They also say that choosing the right site for wind power remains paramount, as the impact of climate change on turbine efficiency is still less than the impact of a bad site decision.

Meanwhile they suggest looking at the energy grid to ensure that power can be easily transferred from the best wind power locations to where it is most needed. Staffell highlights the “spatial mismatch” of the national grid, which is at its most developed in the large population centres of south-east Britain.

“[But] the greatest wind resource is generally found offshore and the further north and west you go,” he says. – Climate News Network

EU climate spending criticised by auditors

EC parliament climate

The EU is billions of euros below its climate target and there are insufficient checks on where much of the €1 trillion budget is going.

LONDON, November 30, 2016 – The European Union could miss its climate spending targets due to fragmented funding and inflated numbers, warns the European Court of Auditors (ECA).

Although in percentage terms the figures look small, the fact that the total budget is €1 trillion means a great deal of money is being spent on purposes other than mitigating or adapting to climate change.

A report by the ECA reveals that some of the funds labelled climate adaptation were “not proven” to be that. If other criteria were used, the actual spending on climate-related issues in fisheries and agriculture alone would be €33 billion less than estimated.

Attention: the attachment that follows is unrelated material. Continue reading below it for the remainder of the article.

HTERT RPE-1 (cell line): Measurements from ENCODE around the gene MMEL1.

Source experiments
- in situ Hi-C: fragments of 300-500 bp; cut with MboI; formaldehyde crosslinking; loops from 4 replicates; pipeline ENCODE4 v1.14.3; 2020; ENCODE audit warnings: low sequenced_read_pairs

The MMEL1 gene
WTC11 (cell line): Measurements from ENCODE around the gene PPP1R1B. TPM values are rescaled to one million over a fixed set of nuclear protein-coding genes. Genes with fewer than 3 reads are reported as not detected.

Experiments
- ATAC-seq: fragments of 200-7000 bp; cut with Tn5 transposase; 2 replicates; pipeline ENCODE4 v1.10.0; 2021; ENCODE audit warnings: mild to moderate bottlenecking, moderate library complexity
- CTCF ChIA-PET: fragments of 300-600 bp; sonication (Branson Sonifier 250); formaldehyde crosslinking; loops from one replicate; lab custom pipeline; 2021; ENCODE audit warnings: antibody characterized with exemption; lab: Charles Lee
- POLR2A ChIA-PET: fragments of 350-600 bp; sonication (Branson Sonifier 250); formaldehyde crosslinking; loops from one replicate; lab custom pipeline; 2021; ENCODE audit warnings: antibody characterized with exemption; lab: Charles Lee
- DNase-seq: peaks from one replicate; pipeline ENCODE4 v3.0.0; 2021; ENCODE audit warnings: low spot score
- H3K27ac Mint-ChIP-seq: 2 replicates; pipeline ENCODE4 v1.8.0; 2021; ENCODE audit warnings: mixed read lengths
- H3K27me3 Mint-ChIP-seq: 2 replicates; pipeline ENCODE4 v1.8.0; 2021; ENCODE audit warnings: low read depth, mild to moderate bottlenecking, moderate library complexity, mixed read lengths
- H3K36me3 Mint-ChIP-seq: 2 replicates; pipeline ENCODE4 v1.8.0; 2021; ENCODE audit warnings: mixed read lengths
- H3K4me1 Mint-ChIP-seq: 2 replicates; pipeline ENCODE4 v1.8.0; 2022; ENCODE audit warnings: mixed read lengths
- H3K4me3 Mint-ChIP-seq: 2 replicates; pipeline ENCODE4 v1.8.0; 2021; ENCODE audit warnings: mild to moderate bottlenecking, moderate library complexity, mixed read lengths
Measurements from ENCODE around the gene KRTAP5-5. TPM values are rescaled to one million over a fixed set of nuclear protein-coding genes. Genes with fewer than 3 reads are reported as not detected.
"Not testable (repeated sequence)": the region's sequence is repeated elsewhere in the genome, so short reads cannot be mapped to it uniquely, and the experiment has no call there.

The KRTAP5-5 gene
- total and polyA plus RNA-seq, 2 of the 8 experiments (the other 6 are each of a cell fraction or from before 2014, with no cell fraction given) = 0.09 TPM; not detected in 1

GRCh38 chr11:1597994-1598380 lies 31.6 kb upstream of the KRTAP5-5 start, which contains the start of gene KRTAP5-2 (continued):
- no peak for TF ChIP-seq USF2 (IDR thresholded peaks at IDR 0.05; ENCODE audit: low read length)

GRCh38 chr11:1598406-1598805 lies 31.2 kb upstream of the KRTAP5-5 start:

The report says the EU will spend just under 19% of its budget on climate-related activities by 2020, short of the union’s 20% spending goal. Between 2014 and 2016, EU climate spending hovered at around 17.6% of the budget, but did not increase significantly, the auditors found. Spending was meant to have reached 19.7% of the total budget by 2017.

With the EU budget for 2014-2020 standing at just over €1 trillion, the projected loss of climate investment could be in the billions.

Fragmentation

One reason for missing the target is the fragmentation of EU climate spending, the auditors say. Instead of pooling the funding into one climate action pot, the European Commission decided to channel money from different streams towards climate activities, leaving it up to the respective fund managers to decide how this would be done.

Sources of climate funding include fisheries, farming and technology development. In these areas there has been “no significant shift towards climate action and not all potential opportunities for financing climate-related action have been fully explored”, says the ECA.

Markus Trilling, finance policy coordinator at the watchdog Climate Action Network, thinks the EU needs better management of its spending. “Large parts of the funding to European farmers, both direct payments and under rural development programmes, are labelled climate adaption, but positive environmental impact is not proven,” he says.

Another reason behind the shortfall identified by the auditors in their 22 November report is the European Commission’s habit of using planned expenses, which, the report says, do not always mirror actual spending.

“The European Commission should immediately
improve its so-called ‘climate action tracking’
methodology to get a more accurate picture of the
volume and actual impact of climate action spending”